Features of Subsistence Farming:

The whole family works on the farm.
Most of the work is done manually.
The farms are small.
Tradition methods of farming are followed.
Yield is not very high.
Most of the yield is consumed by the family with very little surplus for the family.

 

2- Shifting Agriculture:

In this kind of agriculture, above all else a bit of backwoods arrive is cleared by felling trees and consuming of trunks and branches. After the land is cleared, crops are developed for a few years and afterward the land is surrendered as the richness of the dirt declines. The ranchers at that point move to new ranges and the procedure is rehashed. Dry paddy, maize, millets and vegetables are the harvests usually developed in this kind of cultivating.

The per hectare yield is low. This training is known by various name in various districts of India like Jhum in Assam, Ponam in Kerala, Podu in Andhra Pradesh and Odisha and bewar masha penda and bera in different parts of Madhya Pradesh. Quite far governments have endeavored to disheartened is routine with regards to development by tribals because of inefficient nature, for example, soil disintegration caused by it, when soil disintegration caused by it, when soils are not under development.

Highlights of Shifting Agriculture:

A clearing is made in the timberland by cutting and consuming of the trees.

Seeds are planted in the ground. This kind of development does not include furrowing the dirt or other farming practices.

Following a few years, the clearing is relinquished as the yield diminishes inferable from weeds, soil disintegration and loss of soil ripeness.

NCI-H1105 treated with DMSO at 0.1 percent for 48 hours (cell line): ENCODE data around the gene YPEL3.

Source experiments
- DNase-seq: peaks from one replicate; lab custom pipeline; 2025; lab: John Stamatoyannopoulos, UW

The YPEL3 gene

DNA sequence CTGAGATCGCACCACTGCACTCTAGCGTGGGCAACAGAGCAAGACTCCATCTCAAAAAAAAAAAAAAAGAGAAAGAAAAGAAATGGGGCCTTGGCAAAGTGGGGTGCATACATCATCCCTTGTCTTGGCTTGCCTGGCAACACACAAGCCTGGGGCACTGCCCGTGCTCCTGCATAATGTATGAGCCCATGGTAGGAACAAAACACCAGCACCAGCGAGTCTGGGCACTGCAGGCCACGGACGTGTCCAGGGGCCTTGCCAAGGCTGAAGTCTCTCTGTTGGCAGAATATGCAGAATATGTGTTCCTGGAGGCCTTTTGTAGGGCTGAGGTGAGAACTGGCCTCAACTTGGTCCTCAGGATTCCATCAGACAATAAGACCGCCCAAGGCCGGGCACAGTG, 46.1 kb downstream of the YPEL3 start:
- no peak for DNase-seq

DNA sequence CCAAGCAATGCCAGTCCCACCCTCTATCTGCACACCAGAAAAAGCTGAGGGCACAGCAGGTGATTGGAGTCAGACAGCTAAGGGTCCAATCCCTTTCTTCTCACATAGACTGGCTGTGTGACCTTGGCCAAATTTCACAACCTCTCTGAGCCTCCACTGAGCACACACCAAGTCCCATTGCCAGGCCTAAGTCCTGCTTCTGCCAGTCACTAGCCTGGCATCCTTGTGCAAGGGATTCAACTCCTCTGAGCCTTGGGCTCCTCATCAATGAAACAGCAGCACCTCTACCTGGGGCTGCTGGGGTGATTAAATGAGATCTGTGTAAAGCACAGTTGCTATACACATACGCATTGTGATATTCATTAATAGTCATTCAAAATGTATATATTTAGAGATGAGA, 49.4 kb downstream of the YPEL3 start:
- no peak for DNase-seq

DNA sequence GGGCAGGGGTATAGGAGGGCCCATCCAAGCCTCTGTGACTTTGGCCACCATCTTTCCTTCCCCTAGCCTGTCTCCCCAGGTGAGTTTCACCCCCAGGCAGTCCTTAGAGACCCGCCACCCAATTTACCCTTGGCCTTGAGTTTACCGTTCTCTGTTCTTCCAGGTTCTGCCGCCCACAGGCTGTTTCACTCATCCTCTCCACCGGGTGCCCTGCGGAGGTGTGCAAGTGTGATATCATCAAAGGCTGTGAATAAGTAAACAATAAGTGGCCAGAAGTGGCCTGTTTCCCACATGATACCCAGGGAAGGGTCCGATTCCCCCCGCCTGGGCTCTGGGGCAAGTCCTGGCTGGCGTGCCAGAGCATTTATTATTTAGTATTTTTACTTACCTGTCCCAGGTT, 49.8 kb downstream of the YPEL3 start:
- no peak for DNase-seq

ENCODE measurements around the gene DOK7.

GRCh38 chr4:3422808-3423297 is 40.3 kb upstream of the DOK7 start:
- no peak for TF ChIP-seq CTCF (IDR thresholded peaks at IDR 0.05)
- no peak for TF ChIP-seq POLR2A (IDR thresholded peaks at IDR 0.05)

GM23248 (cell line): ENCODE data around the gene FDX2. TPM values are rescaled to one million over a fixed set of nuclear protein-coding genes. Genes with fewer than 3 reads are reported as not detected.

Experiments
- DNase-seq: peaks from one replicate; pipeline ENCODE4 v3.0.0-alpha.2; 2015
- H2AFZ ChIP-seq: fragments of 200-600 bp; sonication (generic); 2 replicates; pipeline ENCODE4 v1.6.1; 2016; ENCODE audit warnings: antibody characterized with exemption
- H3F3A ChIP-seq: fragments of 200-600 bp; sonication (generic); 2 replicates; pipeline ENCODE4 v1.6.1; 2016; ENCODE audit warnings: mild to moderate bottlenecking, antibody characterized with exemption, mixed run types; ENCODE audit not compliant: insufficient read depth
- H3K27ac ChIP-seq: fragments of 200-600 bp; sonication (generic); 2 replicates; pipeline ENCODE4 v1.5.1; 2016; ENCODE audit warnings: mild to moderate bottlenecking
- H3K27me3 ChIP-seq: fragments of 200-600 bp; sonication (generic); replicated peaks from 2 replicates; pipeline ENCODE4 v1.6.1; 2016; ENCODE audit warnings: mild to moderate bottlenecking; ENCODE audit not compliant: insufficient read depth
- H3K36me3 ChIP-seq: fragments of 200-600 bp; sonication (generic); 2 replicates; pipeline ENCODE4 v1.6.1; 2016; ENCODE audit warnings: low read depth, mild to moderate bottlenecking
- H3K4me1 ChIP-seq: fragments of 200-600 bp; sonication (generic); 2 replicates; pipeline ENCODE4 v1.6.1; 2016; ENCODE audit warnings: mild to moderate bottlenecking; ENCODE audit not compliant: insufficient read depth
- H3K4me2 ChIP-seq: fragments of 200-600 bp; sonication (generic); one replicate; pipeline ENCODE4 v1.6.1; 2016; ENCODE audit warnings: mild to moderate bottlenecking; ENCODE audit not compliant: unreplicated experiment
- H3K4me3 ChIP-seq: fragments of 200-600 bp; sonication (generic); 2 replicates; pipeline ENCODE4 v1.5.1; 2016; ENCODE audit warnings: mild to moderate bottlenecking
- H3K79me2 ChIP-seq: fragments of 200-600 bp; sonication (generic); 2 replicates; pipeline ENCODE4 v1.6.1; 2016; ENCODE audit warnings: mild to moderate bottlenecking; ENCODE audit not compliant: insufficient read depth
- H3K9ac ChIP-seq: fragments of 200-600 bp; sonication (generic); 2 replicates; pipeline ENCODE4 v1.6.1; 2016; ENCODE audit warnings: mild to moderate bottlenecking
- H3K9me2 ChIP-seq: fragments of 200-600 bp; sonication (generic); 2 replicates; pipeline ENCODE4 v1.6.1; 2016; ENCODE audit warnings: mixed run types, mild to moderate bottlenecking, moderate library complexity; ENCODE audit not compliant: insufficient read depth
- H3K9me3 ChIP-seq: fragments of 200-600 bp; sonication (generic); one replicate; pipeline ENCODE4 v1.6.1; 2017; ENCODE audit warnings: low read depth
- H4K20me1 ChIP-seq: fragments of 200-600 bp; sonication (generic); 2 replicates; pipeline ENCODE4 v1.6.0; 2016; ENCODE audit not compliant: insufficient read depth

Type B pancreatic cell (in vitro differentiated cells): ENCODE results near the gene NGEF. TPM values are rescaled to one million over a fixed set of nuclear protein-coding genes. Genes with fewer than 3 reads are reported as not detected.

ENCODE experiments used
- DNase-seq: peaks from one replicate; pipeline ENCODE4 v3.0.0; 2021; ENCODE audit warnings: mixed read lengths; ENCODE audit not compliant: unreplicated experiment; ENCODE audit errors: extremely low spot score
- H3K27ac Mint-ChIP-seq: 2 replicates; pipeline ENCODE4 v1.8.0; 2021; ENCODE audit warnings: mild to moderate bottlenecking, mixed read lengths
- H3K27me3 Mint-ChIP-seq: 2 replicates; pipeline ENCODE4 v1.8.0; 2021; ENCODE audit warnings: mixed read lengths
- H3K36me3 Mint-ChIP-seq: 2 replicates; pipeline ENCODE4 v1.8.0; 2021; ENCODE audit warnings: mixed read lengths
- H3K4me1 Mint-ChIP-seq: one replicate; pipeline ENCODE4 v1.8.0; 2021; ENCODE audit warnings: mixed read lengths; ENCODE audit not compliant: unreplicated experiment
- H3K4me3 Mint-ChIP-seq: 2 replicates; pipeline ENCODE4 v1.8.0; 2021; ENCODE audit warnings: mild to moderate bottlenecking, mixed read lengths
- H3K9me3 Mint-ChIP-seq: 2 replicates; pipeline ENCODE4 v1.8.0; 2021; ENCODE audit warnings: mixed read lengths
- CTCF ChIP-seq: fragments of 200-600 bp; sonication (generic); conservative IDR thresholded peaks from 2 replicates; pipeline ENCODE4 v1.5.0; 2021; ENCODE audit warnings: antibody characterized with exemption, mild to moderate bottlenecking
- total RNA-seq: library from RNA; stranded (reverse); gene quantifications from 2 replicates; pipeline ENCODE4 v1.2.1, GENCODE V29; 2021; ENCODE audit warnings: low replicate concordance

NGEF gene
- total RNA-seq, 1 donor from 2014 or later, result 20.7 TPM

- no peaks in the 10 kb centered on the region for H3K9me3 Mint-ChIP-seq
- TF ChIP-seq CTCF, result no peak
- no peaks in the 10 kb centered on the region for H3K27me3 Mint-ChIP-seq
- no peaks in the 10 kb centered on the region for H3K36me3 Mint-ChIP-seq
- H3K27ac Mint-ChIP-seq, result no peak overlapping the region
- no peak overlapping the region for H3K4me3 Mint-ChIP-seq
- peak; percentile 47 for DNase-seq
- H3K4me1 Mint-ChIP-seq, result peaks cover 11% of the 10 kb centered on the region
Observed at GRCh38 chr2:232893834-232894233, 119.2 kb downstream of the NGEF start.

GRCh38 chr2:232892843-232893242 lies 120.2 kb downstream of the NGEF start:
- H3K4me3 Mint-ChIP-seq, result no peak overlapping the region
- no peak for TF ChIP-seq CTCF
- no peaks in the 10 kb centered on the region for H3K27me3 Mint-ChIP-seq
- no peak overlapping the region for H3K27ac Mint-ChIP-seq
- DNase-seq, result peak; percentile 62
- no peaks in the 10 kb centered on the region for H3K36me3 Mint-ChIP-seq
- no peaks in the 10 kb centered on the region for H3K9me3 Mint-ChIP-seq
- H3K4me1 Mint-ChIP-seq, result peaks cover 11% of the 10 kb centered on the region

At that point a crisp clearing is made and the group relocates of that region.

This is an inefficient technique for development.

3- Plantation Agriculture

Plantation farming is bush or tree farming. It was introduced by the British in the nineteenth century. It is a single crop farming of rubber, tea, coffee, cocoa, spices, coconut and fruit crops like apples, grapes, oranges, etc. It is capital intensive and demands good managerial ability, technical know-how, sophisticated machinery, fertilisers, irrigation, and transport facilities.

4- Intensive Farming:

In areas where irrigation has been possible, the farmers use fertilisers and pesticides on large scale. They have also brought their land under high yielding variety of seeds. They have mechanised agriculture by introducing machines in various processes of farming. These have led intensive farming where the yield per unit area is high. In some areas, this has led to the development of dairy farming.

5- Dry Agriculture: